Saints fans march through city to boycott Super Bowl
The New Orleans Saints may not have lit up the scoreboard Sunday with backup quarterback Teddy Bridgewater, but I bet he scored valuable points where it counts most.
Inside the organization and locker room.
Yes, Bridgewater played poorly during the first half of the Saints’ 19-17 comeback win over the Los Angeles Chargers in a nationally-televised exhibition game at Heath Dignity Sports Park in Carson, California.
With good reason.
He was dealing with an undisclosed sickness, a bug he’d picked up in southern California earlier in the week. That’s not an excuse. Just the truth.
Afterward, Coach Sean Payton acknowledged he should have pulled Bridgewater earlier in his pitch count (24 snaps). But Payton needed to get as many snaps from Bridgewater before inserting closer Taysom Hill late in the first half with the Saints trailing 17-3.
Payton’s game plan did not include the ageless wonder, Drew Brees, a healthy scratch who was being held out of his second consecutive exhibition game. Perhaps, we’ll see Brees make a cameo appearance against the New York Jets at 6:30 p.m. Saturday at MetLife Stadium in East Rutherford, New Jersey.
If not, we can expect Bridgewater, who was traded by the Jets to the Saints a year ago, and Hill to go the distance again.
That said, the Black and Gold rallied against the Chargers with No. 3 Hill running the show, outscoring the Chargers 16-0 in the second half. Hill completed 11 of 15 passes for 136 yards and two touchdowns for a stellar 140.6 passer rating. He also led the Saints in rushing for a second consecutive game with 53 yards.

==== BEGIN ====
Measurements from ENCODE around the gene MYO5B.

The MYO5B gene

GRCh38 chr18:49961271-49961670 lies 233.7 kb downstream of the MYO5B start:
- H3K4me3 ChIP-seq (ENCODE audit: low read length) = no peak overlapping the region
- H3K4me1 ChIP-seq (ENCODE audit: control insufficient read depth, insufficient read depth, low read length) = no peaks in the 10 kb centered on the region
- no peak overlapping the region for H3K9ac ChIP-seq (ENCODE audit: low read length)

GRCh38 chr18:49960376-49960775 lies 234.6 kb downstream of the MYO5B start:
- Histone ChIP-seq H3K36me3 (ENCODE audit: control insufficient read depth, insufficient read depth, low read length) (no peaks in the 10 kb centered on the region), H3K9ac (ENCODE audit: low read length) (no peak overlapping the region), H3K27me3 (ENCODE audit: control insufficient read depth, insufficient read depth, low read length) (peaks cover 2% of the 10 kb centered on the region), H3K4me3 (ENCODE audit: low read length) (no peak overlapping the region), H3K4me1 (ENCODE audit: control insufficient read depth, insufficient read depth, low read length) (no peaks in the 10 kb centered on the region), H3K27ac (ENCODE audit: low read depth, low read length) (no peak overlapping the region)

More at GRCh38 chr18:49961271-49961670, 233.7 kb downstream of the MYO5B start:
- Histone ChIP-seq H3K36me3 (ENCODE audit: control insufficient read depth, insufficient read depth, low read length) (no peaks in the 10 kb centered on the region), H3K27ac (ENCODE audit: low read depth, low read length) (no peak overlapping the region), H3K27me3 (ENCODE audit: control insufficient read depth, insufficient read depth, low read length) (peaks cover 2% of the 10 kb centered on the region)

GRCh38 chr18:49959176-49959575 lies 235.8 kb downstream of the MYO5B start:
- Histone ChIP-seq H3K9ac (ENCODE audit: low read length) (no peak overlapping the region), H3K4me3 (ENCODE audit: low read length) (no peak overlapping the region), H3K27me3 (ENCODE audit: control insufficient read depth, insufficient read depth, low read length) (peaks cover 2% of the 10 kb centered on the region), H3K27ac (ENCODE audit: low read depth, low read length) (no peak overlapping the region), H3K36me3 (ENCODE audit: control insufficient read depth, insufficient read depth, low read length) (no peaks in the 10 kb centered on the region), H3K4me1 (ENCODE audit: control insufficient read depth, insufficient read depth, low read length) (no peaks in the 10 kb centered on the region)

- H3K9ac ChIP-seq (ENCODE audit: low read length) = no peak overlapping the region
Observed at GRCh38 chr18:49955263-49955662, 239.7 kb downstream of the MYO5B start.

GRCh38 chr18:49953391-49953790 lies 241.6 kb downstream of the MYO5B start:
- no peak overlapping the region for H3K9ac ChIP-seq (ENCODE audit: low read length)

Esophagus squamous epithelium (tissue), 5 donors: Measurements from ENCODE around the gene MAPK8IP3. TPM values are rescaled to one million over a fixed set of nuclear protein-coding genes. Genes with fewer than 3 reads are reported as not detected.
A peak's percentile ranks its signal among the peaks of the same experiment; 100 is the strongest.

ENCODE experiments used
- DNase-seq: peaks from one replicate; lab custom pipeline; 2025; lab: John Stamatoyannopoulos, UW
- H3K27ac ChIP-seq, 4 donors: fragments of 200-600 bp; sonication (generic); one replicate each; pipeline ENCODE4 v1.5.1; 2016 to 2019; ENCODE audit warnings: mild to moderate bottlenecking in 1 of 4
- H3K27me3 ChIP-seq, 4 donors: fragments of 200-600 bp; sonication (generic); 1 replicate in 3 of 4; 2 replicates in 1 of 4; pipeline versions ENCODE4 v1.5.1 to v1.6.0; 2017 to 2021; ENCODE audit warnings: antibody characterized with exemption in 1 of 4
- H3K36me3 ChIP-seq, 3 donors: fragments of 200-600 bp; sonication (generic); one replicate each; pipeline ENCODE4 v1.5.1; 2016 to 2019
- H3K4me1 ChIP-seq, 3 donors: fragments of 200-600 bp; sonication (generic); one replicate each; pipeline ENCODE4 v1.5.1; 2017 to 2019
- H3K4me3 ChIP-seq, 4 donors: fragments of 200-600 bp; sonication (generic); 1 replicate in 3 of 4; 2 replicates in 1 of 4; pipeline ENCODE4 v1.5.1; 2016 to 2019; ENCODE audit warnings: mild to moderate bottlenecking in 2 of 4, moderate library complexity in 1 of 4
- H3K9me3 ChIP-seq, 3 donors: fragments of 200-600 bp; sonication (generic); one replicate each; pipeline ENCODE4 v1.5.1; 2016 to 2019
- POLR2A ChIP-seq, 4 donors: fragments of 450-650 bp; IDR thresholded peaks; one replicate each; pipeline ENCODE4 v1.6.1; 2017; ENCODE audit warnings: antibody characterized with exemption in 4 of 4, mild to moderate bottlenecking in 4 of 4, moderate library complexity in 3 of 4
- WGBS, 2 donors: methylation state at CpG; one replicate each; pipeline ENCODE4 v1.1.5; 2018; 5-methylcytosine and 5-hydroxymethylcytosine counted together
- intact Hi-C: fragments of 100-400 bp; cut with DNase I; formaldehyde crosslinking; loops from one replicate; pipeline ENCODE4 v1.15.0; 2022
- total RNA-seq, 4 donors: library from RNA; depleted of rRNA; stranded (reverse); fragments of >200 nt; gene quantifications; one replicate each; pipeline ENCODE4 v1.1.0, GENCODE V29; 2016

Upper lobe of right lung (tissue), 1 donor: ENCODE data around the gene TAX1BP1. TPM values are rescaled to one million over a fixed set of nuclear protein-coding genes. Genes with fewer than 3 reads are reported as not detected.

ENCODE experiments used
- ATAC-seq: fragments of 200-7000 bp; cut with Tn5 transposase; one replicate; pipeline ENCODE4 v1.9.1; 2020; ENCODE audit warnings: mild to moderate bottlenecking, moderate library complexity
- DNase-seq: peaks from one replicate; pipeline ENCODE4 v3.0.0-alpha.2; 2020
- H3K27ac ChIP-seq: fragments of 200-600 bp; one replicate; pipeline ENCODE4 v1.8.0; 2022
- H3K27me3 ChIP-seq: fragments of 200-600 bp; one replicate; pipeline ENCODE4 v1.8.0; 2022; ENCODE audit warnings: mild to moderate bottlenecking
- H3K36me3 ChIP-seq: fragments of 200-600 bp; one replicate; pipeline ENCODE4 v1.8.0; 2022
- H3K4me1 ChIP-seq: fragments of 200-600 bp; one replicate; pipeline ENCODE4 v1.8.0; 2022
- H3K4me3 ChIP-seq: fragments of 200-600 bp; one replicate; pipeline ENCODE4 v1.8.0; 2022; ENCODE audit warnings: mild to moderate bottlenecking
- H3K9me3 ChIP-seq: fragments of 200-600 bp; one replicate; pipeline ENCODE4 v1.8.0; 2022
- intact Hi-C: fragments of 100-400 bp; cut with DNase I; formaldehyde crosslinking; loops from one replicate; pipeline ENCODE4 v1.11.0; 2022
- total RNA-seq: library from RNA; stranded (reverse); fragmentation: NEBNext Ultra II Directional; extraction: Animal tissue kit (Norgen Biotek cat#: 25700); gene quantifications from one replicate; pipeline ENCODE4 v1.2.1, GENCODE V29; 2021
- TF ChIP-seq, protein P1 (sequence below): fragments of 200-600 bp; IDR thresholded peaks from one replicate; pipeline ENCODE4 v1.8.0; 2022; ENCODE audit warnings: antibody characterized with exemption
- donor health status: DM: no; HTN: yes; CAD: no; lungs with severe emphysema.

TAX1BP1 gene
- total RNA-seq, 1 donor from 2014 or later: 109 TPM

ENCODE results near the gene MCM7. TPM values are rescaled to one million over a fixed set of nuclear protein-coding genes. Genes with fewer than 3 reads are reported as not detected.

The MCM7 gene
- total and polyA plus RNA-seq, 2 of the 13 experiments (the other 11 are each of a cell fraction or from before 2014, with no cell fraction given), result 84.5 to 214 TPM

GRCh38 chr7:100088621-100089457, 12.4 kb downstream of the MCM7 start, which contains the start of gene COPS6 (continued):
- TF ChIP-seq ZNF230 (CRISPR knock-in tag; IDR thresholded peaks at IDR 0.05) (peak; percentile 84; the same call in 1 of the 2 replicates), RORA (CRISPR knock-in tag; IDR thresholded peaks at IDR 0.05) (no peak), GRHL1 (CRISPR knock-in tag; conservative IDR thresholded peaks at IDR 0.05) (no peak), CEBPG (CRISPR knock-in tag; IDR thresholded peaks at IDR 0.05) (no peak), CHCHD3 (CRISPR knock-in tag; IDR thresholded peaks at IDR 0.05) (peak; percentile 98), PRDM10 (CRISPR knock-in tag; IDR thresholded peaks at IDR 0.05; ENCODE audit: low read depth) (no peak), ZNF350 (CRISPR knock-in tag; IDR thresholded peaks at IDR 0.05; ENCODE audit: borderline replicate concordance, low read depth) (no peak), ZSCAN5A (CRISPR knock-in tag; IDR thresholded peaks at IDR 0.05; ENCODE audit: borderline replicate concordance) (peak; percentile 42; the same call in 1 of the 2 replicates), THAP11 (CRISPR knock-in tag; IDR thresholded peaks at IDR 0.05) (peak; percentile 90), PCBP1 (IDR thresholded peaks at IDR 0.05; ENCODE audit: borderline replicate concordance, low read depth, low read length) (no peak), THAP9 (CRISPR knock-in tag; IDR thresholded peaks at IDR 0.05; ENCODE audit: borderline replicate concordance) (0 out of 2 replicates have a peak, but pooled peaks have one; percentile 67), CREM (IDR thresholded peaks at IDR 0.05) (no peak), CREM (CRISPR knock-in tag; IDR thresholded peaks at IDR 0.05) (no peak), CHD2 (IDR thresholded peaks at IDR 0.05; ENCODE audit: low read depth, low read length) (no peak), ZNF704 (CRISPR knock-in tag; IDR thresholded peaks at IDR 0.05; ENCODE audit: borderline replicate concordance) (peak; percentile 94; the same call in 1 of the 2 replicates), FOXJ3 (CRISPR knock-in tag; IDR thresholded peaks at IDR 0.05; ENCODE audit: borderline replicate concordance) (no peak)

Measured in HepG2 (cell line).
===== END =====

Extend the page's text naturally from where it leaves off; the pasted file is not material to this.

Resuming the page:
And while Bridgewater may not have distinguished himself during his 24 snaps of work (five possessions) — five of 12 for 40 yards, with one INT for a sickly 16.0 passer rating — he likely endeared himself to his coaches and teammates for playing “hurt.’‘
Sunday’s performances by Bridgewater and Hill did nothing to change the pecking order on the QB depth chart. It still reads — Brees, Bridgewater and Hill — and I suspect it will remain that way for the rest of this season barring injury.
The operatives words being “this season.’‘
Payton provided cover for Bridgewater after the game, citing the player’s poor health and lack of help from his offensive teammates. But Bridgewater didn’t need Payton’s cover. He took full responsibility for his performance, saying “I have to do a better job fighting through difficult situations ... and I have to be out there with those guys.’‘
In today’s sporting world, it’s refreshing to see a high-profile pro athlete not make excuses and hold himself accountable when things don’t go right.
Last time I looked, the Oakland Raiders are still trying to get their boorish wide receiver, Antonio Brown, fitted for comfortable shoes for his frostbitten feet and a league-approved helmet for his over-inflated ego.